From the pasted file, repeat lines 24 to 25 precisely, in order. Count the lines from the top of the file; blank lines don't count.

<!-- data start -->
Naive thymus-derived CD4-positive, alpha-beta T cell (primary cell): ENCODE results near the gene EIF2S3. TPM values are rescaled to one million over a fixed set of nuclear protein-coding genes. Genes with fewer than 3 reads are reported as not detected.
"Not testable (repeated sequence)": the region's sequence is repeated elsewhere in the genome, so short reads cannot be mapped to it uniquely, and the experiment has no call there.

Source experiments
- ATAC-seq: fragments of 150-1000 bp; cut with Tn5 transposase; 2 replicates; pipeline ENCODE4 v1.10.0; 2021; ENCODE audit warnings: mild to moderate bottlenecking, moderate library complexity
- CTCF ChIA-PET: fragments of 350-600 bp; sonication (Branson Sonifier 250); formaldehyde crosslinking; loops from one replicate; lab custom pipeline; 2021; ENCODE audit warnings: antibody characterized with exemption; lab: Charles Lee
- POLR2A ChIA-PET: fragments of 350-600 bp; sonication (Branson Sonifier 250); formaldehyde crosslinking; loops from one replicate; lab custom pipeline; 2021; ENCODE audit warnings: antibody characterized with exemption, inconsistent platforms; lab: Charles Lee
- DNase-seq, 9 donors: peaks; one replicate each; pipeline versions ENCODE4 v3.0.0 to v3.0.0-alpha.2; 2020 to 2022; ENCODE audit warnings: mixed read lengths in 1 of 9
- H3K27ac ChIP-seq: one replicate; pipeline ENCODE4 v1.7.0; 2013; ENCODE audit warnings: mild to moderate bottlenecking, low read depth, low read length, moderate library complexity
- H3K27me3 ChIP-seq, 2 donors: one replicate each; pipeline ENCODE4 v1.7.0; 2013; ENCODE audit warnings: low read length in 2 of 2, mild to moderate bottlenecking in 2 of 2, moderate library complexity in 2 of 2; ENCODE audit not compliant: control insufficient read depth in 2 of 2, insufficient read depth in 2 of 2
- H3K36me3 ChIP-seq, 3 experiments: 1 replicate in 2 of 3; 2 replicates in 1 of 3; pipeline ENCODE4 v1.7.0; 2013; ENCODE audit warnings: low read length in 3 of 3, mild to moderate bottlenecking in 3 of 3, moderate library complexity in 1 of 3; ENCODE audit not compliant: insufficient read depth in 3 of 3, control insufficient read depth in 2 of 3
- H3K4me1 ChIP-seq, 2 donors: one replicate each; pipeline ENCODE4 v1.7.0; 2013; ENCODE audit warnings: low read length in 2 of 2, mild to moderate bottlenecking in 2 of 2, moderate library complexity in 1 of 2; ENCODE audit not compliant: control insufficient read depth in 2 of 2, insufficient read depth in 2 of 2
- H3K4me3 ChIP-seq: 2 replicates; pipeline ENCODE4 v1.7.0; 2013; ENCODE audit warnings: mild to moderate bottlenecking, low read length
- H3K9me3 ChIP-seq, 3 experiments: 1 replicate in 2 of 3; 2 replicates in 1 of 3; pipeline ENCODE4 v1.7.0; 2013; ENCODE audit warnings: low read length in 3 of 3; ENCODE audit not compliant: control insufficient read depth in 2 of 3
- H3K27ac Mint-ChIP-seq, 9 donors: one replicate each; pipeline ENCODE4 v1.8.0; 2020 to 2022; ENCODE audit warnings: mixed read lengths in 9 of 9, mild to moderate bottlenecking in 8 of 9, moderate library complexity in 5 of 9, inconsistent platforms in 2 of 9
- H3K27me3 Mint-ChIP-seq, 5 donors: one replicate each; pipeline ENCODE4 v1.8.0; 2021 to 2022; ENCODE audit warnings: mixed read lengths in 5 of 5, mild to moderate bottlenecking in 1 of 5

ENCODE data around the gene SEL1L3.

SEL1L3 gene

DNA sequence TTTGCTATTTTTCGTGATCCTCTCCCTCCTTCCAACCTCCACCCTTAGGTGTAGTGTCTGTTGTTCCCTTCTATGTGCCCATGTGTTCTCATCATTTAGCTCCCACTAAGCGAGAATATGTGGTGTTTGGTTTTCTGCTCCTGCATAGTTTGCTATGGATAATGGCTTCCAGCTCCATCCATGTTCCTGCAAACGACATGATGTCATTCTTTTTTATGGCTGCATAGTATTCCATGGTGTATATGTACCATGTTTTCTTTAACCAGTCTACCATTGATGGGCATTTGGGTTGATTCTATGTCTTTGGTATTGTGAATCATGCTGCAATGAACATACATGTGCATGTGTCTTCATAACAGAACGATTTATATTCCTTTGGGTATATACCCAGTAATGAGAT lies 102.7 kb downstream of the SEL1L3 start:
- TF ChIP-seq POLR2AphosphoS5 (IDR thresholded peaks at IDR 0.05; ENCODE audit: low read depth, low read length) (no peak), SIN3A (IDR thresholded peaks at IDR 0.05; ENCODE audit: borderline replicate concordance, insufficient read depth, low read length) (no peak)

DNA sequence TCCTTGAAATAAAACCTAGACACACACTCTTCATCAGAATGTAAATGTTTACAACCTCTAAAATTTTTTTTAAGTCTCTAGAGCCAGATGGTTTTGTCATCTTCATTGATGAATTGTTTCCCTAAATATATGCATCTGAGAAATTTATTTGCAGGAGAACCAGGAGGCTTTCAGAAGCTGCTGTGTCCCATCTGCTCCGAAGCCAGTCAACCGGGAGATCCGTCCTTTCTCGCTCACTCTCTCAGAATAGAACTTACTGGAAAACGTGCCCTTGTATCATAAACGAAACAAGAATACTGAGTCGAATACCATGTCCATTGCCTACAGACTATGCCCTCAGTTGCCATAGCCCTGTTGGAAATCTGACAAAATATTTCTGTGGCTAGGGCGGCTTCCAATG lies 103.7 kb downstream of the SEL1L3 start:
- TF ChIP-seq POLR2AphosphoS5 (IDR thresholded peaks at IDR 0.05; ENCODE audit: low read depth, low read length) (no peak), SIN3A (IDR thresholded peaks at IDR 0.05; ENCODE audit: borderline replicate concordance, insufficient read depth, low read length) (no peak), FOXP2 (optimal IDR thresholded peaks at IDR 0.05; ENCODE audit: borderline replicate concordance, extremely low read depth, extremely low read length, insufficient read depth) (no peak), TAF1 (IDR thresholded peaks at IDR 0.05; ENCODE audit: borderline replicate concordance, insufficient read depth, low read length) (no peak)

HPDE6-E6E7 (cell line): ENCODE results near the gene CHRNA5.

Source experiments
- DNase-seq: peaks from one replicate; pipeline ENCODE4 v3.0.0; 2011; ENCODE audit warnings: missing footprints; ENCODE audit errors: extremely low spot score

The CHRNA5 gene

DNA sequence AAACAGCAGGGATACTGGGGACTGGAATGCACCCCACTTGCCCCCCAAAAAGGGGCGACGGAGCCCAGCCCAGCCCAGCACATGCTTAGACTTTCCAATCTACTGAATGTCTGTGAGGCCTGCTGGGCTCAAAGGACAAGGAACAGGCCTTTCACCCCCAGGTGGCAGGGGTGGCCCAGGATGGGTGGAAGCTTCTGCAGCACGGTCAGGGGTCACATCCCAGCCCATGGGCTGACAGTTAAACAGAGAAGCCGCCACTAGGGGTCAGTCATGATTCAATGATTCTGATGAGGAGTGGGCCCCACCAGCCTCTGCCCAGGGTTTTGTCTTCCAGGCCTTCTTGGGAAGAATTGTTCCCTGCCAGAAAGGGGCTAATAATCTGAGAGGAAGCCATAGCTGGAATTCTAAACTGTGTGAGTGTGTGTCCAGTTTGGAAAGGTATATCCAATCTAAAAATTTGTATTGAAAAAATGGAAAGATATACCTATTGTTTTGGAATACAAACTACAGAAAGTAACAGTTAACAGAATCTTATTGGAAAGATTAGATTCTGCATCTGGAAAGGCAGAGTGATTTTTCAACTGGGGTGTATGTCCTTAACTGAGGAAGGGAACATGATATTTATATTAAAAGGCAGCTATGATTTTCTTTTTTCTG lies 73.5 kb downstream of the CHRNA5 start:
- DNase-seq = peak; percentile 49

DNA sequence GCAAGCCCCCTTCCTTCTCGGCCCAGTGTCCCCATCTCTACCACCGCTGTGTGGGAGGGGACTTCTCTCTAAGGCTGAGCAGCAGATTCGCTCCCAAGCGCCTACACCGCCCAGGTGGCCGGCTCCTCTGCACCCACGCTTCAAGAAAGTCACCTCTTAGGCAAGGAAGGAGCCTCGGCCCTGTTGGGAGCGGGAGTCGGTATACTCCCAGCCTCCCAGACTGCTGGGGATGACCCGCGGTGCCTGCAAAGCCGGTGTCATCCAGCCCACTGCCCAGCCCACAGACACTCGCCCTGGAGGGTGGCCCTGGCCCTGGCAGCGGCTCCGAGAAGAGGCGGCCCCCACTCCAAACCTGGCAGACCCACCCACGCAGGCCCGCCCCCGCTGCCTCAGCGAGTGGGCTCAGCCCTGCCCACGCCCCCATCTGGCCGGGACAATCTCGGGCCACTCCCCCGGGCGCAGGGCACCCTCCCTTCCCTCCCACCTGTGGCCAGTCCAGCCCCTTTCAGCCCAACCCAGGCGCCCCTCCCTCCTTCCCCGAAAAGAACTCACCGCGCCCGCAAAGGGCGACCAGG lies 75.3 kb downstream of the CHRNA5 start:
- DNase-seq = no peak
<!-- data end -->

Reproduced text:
- DNase-seq: peaks from one replicate; pipeline ENCODE4 v3.0.0; 2011; ENCODE audit warnings: missing footprints; ENCODE audit errors: extremely low spot score

The CHRNA5 gene